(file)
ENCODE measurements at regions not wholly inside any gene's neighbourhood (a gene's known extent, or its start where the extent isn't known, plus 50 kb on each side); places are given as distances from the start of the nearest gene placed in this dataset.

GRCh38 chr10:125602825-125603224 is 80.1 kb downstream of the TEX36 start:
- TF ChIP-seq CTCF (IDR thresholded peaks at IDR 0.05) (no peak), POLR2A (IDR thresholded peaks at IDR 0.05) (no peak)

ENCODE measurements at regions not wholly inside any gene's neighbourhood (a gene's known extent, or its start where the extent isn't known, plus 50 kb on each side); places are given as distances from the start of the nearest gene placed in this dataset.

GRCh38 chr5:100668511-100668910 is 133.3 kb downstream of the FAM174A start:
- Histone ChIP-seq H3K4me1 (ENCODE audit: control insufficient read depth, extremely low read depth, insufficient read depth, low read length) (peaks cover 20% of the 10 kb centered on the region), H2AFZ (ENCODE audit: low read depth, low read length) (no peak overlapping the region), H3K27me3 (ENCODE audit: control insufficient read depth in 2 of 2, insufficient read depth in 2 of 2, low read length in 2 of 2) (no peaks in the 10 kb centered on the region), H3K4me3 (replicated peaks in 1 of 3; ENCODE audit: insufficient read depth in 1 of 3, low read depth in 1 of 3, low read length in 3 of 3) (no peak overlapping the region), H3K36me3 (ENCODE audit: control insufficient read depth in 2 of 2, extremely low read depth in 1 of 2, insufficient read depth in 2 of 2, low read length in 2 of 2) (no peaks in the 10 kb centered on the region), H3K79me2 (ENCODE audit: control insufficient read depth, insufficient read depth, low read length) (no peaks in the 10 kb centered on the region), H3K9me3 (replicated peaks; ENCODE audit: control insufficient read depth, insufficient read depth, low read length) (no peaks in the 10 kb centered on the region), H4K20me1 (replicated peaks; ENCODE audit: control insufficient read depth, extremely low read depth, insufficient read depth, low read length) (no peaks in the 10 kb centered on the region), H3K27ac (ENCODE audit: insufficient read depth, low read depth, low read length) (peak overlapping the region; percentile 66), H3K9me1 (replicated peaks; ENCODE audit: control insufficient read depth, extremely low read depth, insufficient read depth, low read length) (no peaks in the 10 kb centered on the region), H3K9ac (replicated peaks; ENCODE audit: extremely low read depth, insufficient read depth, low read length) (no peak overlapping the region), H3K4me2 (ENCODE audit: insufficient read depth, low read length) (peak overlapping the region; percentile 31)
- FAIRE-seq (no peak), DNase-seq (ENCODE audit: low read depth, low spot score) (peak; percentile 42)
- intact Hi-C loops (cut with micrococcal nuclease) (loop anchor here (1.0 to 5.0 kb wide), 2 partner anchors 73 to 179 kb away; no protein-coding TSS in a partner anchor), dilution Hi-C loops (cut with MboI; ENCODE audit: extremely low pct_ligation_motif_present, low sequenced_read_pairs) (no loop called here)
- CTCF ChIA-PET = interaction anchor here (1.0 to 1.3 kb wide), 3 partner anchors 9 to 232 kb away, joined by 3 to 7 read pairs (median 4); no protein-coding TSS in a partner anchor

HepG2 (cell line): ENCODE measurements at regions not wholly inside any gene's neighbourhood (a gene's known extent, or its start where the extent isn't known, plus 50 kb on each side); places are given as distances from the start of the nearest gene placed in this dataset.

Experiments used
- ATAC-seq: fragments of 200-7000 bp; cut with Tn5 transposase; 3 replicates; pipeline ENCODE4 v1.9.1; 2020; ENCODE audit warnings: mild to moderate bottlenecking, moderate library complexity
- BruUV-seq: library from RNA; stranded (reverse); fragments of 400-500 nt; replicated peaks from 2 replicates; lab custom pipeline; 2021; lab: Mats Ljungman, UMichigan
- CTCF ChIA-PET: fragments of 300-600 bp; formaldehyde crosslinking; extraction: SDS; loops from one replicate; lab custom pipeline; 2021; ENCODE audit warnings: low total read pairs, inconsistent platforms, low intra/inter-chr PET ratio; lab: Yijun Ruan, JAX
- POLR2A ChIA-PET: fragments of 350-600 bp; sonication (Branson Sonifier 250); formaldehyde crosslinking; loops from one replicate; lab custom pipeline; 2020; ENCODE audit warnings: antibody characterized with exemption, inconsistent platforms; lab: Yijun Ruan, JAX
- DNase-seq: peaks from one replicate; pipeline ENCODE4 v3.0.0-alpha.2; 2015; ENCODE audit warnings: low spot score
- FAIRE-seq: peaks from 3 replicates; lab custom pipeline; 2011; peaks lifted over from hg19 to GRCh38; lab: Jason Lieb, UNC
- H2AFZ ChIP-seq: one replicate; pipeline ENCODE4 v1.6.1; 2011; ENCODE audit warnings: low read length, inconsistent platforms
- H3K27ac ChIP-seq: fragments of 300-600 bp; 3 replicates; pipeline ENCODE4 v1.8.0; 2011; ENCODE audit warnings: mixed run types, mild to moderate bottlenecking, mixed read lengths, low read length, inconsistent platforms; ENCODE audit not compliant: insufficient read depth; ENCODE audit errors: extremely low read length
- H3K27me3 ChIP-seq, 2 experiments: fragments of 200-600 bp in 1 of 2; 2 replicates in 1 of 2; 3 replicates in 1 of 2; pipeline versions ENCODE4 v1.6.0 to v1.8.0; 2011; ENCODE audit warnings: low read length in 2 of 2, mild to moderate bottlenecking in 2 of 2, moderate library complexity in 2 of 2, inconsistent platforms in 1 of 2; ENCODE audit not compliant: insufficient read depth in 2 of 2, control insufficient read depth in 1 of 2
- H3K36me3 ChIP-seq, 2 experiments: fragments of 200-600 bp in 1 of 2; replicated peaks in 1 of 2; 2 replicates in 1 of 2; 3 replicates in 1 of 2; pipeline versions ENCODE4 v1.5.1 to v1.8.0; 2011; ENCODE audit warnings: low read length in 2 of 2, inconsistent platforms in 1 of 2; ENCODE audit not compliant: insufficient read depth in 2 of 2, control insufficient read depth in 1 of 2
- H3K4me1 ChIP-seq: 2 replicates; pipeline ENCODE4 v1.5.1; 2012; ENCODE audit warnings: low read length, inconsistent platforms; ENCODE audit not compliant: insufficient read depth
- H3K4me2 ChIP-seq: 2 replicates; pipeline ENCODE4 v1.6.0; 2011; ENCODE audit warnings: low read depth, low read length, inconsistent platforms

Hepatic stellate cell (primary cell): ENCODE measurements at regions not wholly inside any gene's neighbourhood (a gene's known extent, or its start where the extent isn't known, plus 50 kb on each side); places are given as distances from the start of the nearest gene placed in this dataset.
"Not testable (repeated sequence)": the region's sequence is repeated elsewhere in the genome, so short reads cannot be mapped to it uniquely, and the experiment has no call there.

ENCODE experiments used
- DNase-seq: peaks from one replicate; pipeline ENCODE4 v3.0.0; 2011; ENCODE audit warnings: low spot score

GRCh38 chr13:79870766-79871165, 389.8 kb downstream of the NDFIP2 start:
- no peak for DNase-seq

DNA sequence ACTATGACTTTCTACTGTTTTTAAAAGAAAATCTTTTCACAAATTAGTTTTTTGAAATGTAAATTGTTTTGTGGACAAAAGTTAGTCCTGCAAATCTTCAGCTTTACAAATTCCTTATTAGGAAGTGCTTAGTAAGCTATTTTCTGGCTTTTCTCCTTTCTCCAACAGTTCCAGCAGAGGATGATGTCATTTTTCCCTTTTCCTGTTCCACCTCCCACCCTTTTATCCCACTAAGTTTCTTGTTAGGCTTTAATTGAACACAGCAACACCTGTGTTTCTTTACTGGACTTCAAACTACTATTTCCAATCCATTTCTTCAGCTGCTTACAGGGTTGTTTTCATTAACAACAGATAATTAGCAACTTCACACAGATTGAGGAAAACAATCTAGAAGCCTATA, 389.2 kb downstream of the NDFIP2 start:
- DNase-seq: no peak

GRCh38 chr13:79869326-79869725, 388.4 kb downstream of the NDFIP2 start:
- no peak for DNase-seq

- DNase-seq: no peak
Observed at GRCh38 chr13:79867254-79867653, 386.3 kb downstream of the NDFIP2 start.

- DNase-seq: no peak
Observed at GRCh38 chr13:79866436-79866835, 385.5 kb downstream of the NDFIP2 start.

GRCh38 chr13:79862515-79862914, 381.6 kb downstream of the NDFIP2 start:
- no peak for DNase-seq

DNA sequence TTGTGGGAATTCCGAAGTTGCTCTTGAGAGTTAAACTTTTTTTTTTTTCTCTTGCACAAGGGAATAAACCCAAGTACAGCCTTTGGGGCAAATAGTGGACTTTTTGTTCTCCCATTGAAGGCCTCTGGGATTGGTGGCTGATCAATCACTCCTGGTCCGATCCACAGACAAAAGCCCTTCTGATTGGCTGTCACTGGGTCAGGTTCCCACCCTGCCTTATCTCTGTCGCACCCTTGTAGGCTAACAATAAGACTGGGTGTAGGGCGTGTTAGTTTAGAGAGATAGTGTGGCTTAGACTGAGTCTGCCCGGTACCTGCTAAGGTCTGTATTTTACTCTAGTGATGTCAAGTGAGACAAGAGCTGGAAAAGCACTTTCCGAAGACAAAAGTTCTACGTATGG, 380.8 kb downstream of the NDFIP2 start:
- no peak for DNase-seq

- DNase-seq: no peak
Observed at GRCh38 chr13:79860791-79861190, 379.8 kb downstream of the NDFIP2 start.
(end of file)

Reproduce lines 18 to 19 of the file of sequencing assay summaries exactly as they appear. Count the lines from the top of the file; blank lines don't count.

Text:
- H2AFZ ChIP-seq: one replicate; pipeline ENCODE4 v1.6.1; 2011; ENCODE audit warnings: low read length, inconsistent platforms
- H3K27ac ChIP-seq: fragments of 300-600 bp; 3 replicates; pipeline ENCODE4 v1.8.0; 2011; ENCODE audit warnings: mixed run types, mild to moderate bottlenecking, mixed read lengths, low read length, inconsistent platforms; ENCODE audit not compliant: insufficient read depth; ENCODE audit errors: extremely low read length